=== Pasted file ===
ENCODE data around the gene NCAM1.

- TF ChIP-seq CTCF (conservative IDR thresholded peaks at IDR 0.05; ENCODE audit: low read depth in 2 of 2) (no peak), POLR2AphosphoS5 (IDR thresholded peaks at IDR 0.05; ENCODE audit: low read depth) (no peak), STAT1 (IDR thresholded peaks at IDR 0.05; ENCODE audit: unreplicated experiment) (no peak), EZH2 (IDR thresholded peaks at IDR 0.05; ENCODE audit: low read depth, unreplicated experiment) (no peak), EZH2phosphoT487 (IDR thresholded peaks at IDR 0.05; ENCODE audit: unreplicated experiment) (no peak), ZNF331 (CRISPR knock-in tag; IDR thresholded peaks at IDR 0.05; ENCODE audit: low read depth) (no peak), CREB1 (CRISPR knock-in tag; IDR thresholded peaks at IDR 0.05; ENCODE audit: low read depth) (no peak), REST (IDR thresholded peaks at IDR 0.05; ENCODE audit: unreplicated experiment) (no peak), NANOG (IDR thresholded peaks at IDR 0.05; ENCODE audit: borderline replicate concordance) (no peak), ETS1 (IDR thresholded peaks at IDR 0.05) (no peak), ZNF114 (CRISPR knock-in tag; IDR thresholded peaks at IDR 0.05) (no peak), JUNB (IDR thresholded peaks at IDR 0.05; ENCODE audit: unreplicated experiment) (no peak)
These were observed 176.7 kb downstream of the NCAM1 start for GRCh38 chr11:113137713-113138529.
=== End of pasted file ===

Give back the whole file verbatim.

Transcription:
ENCODE data around the gene NCAM1.

- TF ChIP-seq CTCF (conservative IDR thresholded peaks at IDR 0.05; ENCODE audit: low read depth in 2 of 2) (no peak), POLR2AphosphoS5 (IDR thresholded peaks at IDR 0.05; ENCODE audit: low read depth) (no peak), STAT1 (IDR thresholded peaks at IDR 0.05; ENCODE audit: unreplicated experiment) (no peak), EZH2 (IDR thresholded peaks at IDR 0.05; ENCODE audit: low read depth, unreplicated experiment) (no peak), EZH2phosphoT487 (IDR thresholded peaks at IDR 0.05; ENCODE audit: unreplicated experiment) (no peak), ZNF331 (CRISPR knock-in tag; IDR thresholded peaks at IDR 0.05; ENCODE audit: low read depth) (no peak), CREB1 (CRISPR knock-in tag; IDR thresholded peaks at IDR 0.05; ENCODE audit: low read depth) (no peak), REST (IDR thresholded peaks at IDR 0.05; ENCODE audit: unreplicated experiment) (no peak), NANOG (IDR thresholded peaks at IDR 0.05; ENCODE audit: borderline replicate concordance) (no peak), ETS1 (IDR thresholded peaks at IDR 0.05) (no peak), ZNF114 (CRISPR knock-in tag; IDR thresholded peaks at IDR 0.05) (no peak), JUNB (IDR thresholded peaks at IDR 0.05; ENCODE audit: unreplicated experiment) (no peak)
These were observed 176.7 kb downstream of the NCAM1 start for GRCh38 chr11:113137713-113138529.